above a certain percentage, if so it deletes uploaded files based on age
	That script can also be found below.
	</p>
	<p>
	With basic computer knowledge you should be able to duplicate this
	server for yourself (and even have your own private version if you'd
	like). Below are basic setup instructions as well as the aforementioned
	scripts.
	</p>
	<ol>
		<li>
			Install a reasonable server operating system. My favourites are <a href="https://alpinelinux.org/">alpine,</a> <a href="https://www.debian.org/">debian,</a> and <a href="https://www.archlinux.org/">arch.</a> Linux 2.6.13+ will make this much easier, but with some effort this can be setup on *BSD.
		</li>
		<li>
			Install <a href="https://ftp.isc.org/isc/cron/">cron,</a> <a href="http://inotify.aiken.cz/?section=incron&page=about&lang=en">incron,</a> <a href="https://security.appspot.com/vsftpd.html">an ftp server</a> (or <a href="https://www.openssh.com/">sftp</a> for a private server), <a href="https://nginx.org/">a web server,</a> and <a href="https://www.python.org/">python 3.</a>
		</li>
		<li>
			Optionally get a domain name to point to your server and use <a href="https://letsencrypt.org/">letsencrypt</a> to get a free https cert.
		</li>
		<li>
			<a href="https://wiki.archlinux.org/index.php/Very_Secure_FTP_Daemon#Anonymous_login">Configure your ftp server to allow anonymous uploads.</a> Or use sftp and <a href="https://www.digitalocean.com/community/tutorials/how-to-set-up-ssh-keys-on-debian-9">setup a user plus keys</a> to make things easier for yourself. You probably wont need to do any web server configuration (other than maybe adding the ssl certs from above). You simply need to know which directory is being served. It is probably <code>/var/www/html/</code> or similar.
		<li>
			Create a user on your server to run the scripts. On debian <code>adduser --no-create-home paste</code> will do that.
		</li>
		<li>
			Make sure incrond and crond are running on your system and enabled at startup. On debian they are enabled and running if you installed them with apt, you can verify with <code>systemctl status crond</code>, figure out how the init system on your operating system works and this should be pretty simple.
		</li>
		<li>
			Add the <a href="./rename.py">rename.py</a> script to your system and make sure it's marked executable <code>chmod +x rename.py</code>. Do the same thing for remove.py.
		</li>
		<li>
			Login as your paste user, <code>su paste</code>, then edit your incron tab with <code>incrontab -e</code> so that it says something like <code>/public/ftp/directory/here/ IN_CLOSE_WRITE,IN_MOVE_TO /path/to/rename.py --file $# --hold /public/ftp/directory --web /public/web/directory --max 10</code>. Read <code>incrontab(1)</code>, <code>incrontab(5)</code>, and <code>rename.py --help</code> for more info. If you we're unable to run <code>incrontab -e</code> you probably need to add your username to <code>/etc/incron.allow</code>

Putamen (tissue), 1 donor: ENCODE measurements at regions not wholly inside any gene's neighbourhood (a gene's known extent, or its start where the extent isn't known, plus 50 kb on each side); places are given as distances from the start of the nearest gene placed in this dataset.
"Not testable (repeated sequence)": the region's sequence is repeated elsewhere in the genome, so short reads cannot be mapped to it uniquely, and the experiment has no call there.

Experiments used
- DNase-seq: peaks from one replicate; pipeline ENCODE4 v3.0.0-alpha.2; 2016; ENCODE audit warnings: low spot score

</li>
		<li>
			Now for <a href="./remove.py">remove.py</a>, edit the script so that the <code>web_dir</code> variable at the top points to the webdirectory with all the pictures. Then you can simply place the script in <code>/etc/cron.hourly/</code> if that doesn't exist on your system you'll need to also edit your cron tab to run that script once per hour.
		</li>
		<li>
			Consider donating to one or more of the open source projects you used to build your paste server, without them much of the internet would not exist.
		</li>
	</ol>
	<h2>Scripts</h2>
	<ol>
		<li><a href="./rename.py">rename.py</a></li>
		<li><a href="./remove.py">remove.py</a></li>
		<li><a href="./pcf.py">pcf.py</a></li>
	</ol>
	<h2>Privacy and Permanency</h2>
	<p><b>
	Do not upload anything which must remain private to paste.cf as
	everything that is uploaded is public.
	</b></p>
	<p>
	Additionally anything you upload may be removed at any time so do not
	rely on paste.cf as your only copy of something important. The fact
	that things can be removed does not guarantee their removal. In fact
	virtually any uploaded file could be crawled and archived elsewhere.
	</p>
	<p>
	Finally it should be noted that the FTP server running on paste.cf is
	configured to log IPs for each uploaded file. Meaning if illegal content
	is uploaded and the authories send me a letter I'm handing them your
	IP. I'm a broke ass college student and I'm simply not interested in
	fighting your legal battles for you.
	</p>
	<p>
	<b>You have been warned.</b> If you need to upload something private or
	permanent follow the instructions above and setup your own paste server.
	A server just like this one can be rented for $5 a month and give you
	and your mates plenty of bandwidth and storage.
	</p>
</body>
</html>